ARLINGTON, Texas — Jerry didn't look good.
He's in his 70s, which is old, but this is Jerry Jones. He's always looked more vibrant than his age. Besides, on Sunday night he didn't look old, exactly, or sick, or tired. He looked … diminished.
But then, it was after 11 p.m., and after a loss, and after four hours with Chris Christie at his elbow. That alone would diminish anyone.
Jones is back in the saddle again, but he doesn't look up to the ride. He wants to rein in the NFL compensation committee tasked with extending the contract of commissioner Roger Goodell, who is considered crucial in future labor negotiations, which will come to a head in 2021. Jones once allied himself with Goodell, but then tasted the painful lash of Goodell's judiciary power when the commissioner suspended running back Ezekiel Elliott in August for six games in connection with an alleged domestic violence incident. The Cowboys played their second Zeke-less game Sunday, which resulted in a second consecutive loss, this time at home, in a Sunday Night Football game at which Jones honored himself for being inducted into the Pro Football Hall of Fame.
He wore his gold jacket for that halftime ceremony; typical Cowboys pageantry, self-congratulatory, self-aggrandizing, which Jones used to promote his anti-Goodell agenda.
After the game, now wearing a Cowboy-blue wool blazer, Jones, never one for subtlety or diplomacy, held a pair of 15-minute impromptu news conferences outside the Cowboys' locker room to make sure his message was delivered.
He's tired of seeing Goodell abuse his power; at least, Jones is tired now that it's Jones being abused. When the owners meet Dec. 13, he wants to discuss restricting that power before they give Goodell $300 million through 2024.
"The commissioner is probably the most powerful person, relative to his constituency, in America. If you want to make positive changes, you want to make that power accountable to the owners," Jones said. "We all want more accountability. Unprecedented accountability, to the ownership."
Of course, Jones had no problem with Goodell's lack of accountability when Goodell suspended Tom Brady for four games last year over flat footballs and a busted cellphone. Jones didn't mind Goodell mishandling domestic abuse and concussion issues for years. But then, those issues didn't affect revenue. Now, though, protests of social injustices during the national anthem might be affecting TV ratings and attendance, so Jones is upset with Goodell's handling of the matter.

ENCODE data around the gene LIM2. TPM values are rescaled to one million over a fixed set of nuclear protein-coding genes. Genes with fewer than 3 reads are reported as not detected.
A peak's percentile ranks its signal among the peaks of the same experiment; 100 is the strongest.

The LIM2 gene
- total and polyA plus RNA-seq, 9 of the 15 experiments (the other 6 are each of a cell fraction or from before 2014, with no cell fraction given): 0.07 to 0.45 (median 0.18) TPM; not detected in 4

Jones is buttering up peers and building alliances as he flexes what remains of his muscles and prepares for a fight.
"Everything I'm about right now has to do with how excited I am about the future of this league and what we need to do. We've got the most qualified people in the league as owners that I've ever been associated with," Jones said. "They're people that really think. They're knowledgeable. We need to engage them in every significant decision that we're [making]. They need to literally … have some influence with their vote. When you do that is when somebody's hired, or when they're extended."
When somebody's hired? Is Jones publicly advocating to replace Goodell?
Not exactly. He just wants the owners to control Goodell more. As it stands, Goodell essentially acts as judge, jury and executioner when it comes to discipline for players and owners, and that makes Jones chafe.
"We aren't [replacing Goodell], but if we were getting someone new — that's when you assess, sit down and say to them, 'This is how we'd like these issues to be done,'" Jones said.
Jones insists that his ultimate motive, regardless of the issue, always has been to make the NFL better. Resistance is inevitable.
"Everything we're doing is about making this league better. By the way, that usually comes with angst. Very much angst," Jones said. "I've always thought that I needed to be an example. … Everything I've done is in the best interest of the league. It's very rarely been without a lot of push-back."
All of that might seem defiant in print, but sounded creaky in person, like a car with a rusted undercarriage. Perhaps the moment diminished the delivery.
His stadium was infested with green-blooded fans who had ridden the Wentz Wagon to a 9-1 record and a four-game lead in the NFC East. His quarterback, Dak Prescott, had played the worst game of his career. His conflict with the compensation committee had earned him a reprimand and spawned rumors that the owners might make him sell the Cowboys. And, two days before, he had to apologize for a racially insensitive remark he made four years ago.
Once, Jones thrived on controversy. Now, it seems to be deflating him.
It's hard to not relish the Cowboys' misery, which has no end in sight. Zeke's gone. The left tackle and middle linebacker are hurt. They went 13-3 last season, but they're 5-5 now. They lost their last two games by a combined score of 64-16. Next up: the Chargers, on Thanksgiving. The Chargers scored 54 points against the Bills on Sunday.
Gloating is unseemly. Pity is more appropriate.
Consider what the Cowboys have become. Since their Super Bowl win after the 1995 season, they are tied with the Eagles in Super Bowl wins (zero). They have made the playoffs just nine times, where they're 3-9. By comparison, the Eagles have gone to the playoffs 11 times, are 10-11 and went to a Super Bowl.
It's been 22 years since the Cowboys took home the Lombardi Trophy. America's Team is a full generation removed from the ultimate achievement.
They might have to wait another generation for their next taste. Jerry's 75.